One early  poll  shows that far more people oppose Lee’s  entry into the race  than support it, and it’s not hard to see why.   What remains of the discredited  left opposes  Lee’s candidacy because  it opposes Lee’s views and  can’t bear the idea of him  turning the country  away from the edge of the cliff as decisively as Lee might.  Conservatives  are worried that his entry will lend credibilty to scandal-mongering about Lee Myung-Bak from the left.  Above all, they worry that it will split the conservative vote, just as conservatives  had nearly regained their power  after  a decade in the political minority (Lee M.B. is at 37.9% to Lee H.C.’s 24%).   And for all his faults, isn’t Lee Myung-Bak still a lot better than uber-leftist  Chung Dong-Young?  That had been my working theory, and apparently that of a few others.  Chung is polling at  a  blissfully awful  13.9%, and  the fact that  he’s the closest thing this race has to an incumbent makes that great news for Korea and ample proof that the people are prepared to throw out the Korean left and  their experiment with it.  Seeing that repudiation expressed in a ballot result is enough to make you glad Chung characteristically  defied all reason and ran.   Until Lee entered this race, Chung’s most likely way into the Blue House was in the belly of  North Korean  tank.  Today, the leftist Hankyoreh  is clinging to  a slender reed of hope.

By the way, if you don’t know what I really think  of “Comrade” Chung,  or why they call him “Comrade,” you must be new here.  Welcome.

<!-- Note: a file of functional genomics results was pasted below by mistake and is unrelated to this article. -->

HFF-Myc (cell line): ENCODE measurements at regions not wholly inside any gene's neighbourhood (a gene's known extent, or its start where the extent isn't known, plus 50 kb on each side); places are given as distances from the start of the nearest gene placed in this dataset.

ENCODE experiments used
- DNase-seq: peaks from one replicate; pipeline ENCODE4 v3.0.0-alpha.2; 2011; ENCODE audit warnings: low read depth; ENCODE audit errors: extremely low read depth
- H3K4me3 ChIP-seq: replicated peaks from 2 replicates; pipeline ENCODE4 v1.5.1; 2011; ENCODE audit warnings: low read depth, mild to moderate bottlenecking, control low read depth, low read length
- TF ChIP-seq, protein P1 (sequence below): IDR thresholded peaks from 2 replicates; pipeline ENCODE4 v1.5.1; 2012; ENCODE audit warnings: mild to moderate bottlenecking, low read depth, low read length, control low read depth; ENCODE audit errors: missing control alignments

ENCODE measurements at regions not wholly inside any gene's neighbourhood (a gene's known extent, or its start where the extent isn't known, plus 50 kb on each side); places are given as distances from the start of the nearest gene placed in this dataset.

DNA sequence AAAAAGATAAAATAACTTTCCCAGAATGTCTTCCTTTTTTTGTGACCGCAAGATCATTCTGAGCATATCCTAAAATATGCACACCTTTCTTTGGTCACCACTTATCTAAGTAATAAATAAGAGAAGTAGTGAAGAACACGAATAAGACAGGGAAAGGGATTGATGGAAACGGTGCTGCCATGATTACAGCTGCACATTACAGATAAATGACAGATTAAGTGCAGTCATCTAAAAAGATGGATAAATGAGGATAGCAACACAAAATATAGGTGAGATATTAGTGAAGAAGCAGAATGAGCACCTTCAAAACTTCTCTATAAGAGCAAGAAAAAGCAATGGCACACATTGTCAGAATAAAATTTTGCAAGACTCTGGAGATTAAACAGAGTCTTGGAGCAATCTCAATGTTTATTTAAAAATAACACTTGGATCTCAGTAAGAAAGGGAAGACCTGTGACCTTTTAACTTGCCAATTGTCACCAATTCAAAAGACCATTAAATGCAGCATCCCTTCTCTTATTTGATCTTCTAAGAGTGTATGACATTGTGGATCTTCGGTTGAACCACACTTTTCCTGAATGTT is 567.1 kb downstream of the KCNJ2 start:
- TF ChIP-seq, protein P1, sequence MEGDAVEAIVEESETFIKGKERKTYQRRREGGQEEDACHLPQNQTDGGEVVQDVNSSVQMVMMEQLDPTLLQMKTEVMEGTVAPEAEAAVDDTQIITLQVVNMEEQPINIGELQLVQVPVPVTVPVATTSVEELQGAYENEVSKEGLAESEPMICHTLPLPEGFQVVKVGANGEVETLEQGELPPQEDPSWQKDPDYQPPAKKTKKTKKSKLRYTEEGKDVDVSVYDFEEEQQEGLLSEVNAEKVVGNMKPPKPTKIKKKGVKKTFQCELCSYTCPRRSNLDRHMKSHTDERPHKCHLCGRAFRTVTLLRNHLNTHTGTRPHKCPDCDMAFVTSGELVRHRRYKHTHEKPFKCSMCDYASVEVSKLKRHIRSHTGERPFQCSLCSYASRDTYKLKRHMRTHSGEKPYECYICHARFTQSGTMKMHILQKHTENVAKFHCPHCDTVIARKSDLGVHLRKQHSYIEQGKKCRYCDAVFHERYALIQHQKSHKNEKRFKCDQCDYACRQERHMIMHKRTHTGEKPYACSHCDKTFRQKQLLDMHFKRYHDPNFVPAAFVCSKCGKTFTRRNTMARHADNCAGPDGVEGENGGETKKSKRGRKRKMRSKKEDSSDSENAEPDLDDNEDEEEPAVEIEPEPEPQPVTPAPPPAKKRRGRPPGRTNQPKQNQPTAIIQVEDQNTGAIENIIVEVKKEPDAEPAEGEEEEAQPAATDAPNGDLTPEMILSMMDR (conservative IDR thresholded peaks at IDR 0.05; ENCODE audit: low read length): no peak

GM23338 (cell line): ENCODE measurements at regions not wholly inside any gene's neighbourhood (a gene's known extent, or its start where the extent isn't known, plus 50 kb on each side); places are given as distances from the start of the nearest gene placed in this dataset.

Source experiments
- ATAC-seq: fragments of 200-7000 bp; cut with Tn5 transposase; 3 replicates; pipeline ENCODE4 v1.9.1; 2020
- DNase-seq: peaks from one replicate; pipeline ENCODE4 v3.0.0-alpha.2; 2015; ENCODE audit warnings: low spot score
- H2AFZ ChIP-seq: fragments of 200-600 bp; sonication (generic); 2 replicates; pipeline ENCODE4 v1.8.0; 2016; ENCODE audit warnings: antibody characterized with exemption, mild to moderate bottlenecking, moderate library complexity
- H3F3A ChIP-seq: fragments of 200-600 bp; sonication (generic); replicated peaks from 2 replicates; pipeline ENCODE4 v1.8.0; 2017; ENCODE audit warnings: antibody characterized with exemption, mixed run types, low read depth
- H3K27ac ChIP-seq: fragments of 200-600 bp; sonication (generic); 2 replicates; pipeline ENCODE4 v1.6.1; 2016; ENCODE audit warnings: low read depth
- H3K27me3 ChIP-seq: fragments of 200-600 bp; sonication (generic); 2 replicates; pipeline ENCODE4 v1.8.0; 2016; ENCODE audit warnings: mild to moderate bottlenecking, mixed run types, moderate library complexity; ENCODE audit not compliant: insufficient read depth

Only two things have been missing from the Korean conservatives’ campaigns for the last  two years:  an agenda and decent candidates.  And yet they still win.  Perhaps realizing that they could win elections on negative turnout alone, they’ve mostly  run against the excesses of their opponents while articulating few principles to really challenge the left, especially  where it went horriby wrong.   Just next door to  the greatest act of  national  self-immolation since the Khmer Rouge fled Phnom Penh,  Park Geun-Hye’s North Korea policy has been  inert, triangulated, and Clintonian: “flexible and future-oriented” on abetting more years of famine, terror,  and atrocities comparable in scale and depravity to Mauthausen and Tuol Sleng.  History is unforgiving of such things.  And rather than repudiating her father’s authoritarian legacy, she has  basked in  the desires of some to see the return of more “decisive” leadership.  Her occasional support for censoring opposing views  reinforces our worst fears, though Roh Moo-Hyun’s rule was hardly a  paragon of free speech, either.  Park was bested by Lee Myung-Bak  for the GNP nomination, but she emerged from the race with a reputation for personal gravitas, maturity, integrity,  and cool under fire.  She  may now be the race’s new king-maker.   As of this morning, she’s backing Lee Myung-Bak.  In a move that’s classic Park, she backed the safe, consensus candidate, but left herself room to wriggle away from Lee if his troubles deepen.